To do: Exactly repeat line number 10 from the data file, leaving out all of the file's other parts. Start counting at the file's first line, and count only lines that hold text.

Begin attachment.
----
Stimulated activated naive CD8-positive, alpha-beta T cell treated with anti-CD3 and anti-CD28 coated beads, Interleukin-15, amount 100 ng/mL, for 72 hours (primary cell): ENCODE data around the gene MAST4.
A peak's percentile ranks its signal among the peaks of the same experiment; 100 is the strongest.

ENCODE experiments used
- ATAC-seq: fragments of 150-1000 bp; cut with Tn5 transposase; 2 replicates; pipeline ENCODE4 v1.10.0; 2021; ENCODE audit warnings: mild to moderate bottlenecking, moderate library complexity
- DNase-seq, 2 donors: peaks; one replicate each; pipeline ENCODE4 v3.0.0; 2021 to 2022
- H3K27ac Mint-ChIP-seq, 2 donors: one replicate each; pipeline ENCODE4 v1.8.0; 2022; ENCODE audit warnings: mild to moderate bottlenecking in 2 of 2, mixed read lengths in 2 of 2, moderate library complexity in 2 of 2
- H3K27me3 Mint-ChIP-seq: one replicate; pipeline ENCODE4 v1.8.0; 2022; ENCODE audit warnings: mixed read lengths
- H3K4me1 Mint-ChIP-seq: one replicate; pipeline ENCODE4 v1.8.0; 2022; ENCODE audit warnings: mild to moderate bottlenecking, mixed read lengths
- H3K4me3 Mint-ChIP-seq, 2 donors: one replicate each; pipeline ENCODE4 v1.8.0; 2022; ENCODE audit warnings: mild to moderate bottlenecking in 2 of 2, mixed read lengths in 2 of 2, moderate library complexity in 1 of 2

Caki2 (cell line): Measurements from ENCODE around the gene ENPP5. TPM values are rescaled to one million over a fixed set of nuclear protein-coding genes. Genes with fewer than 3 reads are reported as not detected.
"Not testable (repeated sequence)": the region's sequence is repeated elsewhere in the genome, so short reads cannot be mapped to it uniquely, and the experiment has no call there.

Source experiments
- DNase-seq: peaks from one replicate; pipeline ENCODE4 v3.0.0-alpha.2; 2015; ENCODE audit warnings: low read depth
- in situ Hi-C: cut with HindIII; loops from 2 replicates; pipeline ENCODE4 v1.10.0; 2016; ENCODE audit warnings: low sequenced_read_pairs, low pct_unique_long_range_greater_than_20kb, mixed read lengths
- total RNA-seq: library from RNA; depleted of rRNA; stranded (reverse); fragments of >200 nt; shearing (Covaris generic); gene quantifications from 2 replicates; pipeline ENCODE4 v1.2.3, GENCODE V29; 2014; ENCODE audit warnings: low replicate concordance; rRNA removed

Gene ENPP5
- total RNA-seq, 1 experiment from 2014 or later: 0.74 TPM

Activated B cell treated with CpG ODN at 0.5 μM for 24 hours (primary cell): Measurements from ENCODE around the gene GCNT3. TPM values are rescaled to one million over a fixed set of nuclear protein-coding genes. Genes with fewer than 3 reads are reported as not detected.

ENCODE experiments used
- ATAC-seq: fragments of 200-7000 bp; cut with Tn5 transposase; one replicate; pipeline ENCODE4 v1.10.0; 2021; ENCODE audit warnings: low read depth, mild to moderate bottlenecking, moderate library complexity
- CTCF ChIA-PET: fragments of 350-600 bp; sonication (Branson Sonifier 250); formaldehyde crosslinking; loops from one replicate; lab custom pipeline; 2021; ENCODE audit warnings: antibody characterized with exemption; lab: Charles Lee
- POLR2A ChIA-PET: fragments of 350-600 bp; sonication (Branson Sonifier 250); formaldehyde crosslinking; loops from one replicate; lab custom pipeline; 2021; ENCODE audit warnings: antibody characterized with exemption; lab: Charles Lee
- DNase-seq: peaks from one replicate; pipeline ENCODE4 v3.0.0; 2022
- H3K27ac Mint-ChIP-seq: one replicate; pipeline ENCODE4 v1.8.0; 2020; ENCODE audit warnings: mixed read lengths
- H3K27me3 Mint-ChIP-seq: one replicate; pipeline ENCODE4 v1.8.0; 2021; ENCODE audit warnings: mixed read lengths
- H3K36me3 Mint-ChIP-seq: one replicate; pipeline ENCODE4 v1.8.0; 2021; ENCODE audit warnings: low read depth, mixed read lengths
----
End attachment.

Caki2 (cell line): Measurements from ENCODE around the gene ENPP5. TPM values are rescaled to one million over a fixed set of nuclear protein-coding genes. Genes with fewer than 3 reads are reported as not detected.